Why Every Organization Needs a Core Value Proposition

When you’re describing your company to strangers, do you see their eyes glaze over as they check their phone?  Or do they listen intently and ask questions when you’re finished? If it’s the latter, I’m willing to bet you have a solid core value proposition that serves as a springboard for all your messaging.

What does your company do … for me?  Can you answer that question in a way that captures the essence, brand and value of what you offer? No corporate speak. No jargon. No sales pitch. Just the core value.

 What is a core value proposition (CVP) and why do you need one?

A CVP should clearly answer this question: Why should I buy your product or service? Tell me … in less than a minute. A CVP tells the client the value they’ll get from doing business with you.

According to Harvard business professor Robert S. Kaplan, “Consistent alignment of capabilities and internal processes with the customer value proposition is the core of any strategy execution.”1

Forbes magazine concurs: “Establishing a substantive value proposition is critical if you want to start the journey from your idea to building a successful company.” 2

A believable CVP sets the tone for what clients can expect from you, what differentiates you from your competitors, and the promise of a lasting business relationship. Think of it as a highly persuasive invitation to find out more about your business. A solid CVP gives people a reason to pay attention to your company and take action. It’s the foundation of all marketing and promotional messaging.

How is a CVP different from a mission statement?

Usually, a mission statement is more conceptual than a CVP, often reflecting the company founder’s culture and business aspirations; and it’s rarely updated. A CVP tells clients the specific value of your products or services. Though it’s different from your mission statement, the two should be aligned.

What your CVP must do:

  • Define the problems your business solves
  • Identify the customers for whom you provide solutions
  • Differentiate you from your competitors.

What makes you stand out from the crowd? Your CVP should make this clear.

Put your CVP to the test.

Is your CVP relevant, especially to your target market? Is it believable and credible? It must be flexible enough to grow along with your business and your clients’ needs. And, most importantly, it must connect and emotionally resonate with your target audience.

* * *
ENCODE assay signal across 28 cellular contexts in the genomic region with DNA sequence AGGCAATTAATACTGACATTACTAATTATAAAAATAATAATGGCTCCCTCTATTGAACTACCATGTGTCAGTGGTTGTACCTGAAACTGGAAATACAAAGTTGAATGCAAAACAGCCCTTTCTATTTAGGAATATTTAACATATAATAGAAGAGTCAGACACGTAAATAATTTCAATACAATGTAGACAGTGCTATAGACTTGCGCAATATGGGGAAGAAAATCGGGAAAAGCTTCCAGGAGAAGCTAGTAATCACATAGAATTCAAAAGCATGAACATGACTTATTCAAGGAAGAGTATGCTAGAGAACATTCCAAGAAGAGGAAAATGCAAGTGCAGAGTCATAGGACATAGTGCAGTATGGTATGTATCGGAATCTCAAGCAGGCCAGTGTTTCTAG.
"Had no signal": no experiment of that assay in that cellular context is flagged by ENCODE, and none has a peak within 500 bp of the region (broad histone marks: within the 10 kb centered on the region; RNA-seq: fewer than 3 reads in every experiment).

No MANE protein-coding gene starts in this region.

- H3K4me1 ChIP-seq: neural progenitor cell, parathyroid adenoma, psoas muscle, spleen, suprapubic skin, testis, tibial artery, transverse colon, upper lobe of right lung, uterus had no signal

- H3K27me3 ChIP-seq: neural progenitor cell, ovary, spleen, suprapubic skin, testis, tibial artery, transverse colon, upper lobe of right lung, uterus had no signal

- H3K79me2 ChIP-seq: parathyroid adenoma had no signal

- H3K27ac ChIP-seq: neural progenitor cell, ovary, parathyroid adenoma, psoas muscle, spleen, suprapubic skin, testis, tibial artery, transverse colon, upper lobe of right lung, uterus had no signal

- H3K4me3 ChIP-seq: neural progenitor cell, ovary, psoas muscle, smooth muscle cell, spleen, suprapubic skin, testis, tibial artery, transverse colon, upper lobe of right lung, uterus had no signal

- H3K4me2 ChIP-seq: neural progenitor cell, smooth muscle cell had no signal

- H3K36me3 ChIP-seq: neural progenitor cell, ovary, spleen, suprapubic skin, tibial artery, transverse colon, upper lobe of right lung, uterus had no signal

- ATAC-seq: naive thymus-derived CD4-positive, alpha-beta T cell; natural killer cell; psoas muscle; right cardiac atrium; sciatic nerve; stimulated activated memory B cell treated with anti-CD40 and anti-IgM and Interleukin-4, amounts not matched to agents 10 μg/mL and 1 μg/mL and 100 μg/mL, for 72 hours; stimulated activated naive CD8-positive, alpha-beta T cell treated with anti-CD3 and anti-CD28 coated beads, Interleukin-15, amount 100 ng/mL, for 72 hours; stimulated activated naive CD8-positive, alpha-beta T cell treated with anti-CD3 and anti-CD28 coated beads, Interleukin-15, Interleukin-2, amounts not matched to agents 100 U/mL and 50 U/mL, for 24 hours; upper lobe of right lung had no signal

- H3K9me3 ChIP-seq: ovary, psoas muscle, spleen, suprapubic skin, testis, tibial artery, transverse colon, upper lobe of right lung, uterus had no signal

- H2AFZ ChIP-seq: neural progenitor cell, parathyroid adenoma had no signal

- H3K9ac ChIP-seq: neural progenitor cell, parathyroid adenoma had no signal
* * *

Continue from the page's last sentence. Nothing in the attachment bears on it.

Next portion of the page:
The genesis of a core value proposition.

The GillespieHall team works with our clients to develop their CVPs, starting with a rigorous discovery process. We interview clients, customers and stakeholders. Often, we uncover new questions and find answers to them. Getting to know your target audience is at the core of this process.

Remember, your CVP is the threshold to your value. It is the one clear, relatable aspect of your business that connects you to your target market. To do its job well, the CVP must be clear, direct and benefits-oriented. It must tell customers what you can do for them, how you can make their lives better.

“This is a very complicated world, it’s a very noisy world,” said Steve Jobs, “so we have to be very clear on what we want them to know about us.” 3

 

Sources:

  1. https://goo.gl/images/uVYjH
  2. https://www.forbes.com/sites/rebeccabagley/2013/09/04/how-to-develop-a-compelling-value-proposition/#6a4e35962a7a
  3. http://www.presentationzen.com/presentationzen/2016/09/shortly-after-he-returned-to-apple-in-1997-he-gave-an-internal-presentation-to-employees-from-the-town-hall-building-on-the.html

Bridget Paverd is a public relation professional and founding partner at GillespieHall. The firm is retained by global companies to manage their reputation and relevance. A recognized crisis communication specialist, Paverd teaches crisis media management at the University of Pennsylvania’s Wharton Business School. Paverd first expressed her desire to become a PR entrepreneur at age 10 when she successfully created a word-of-mouth campaign at her school to offer students alternatives to gym classes. She has been influencing minds and opinions ever since.

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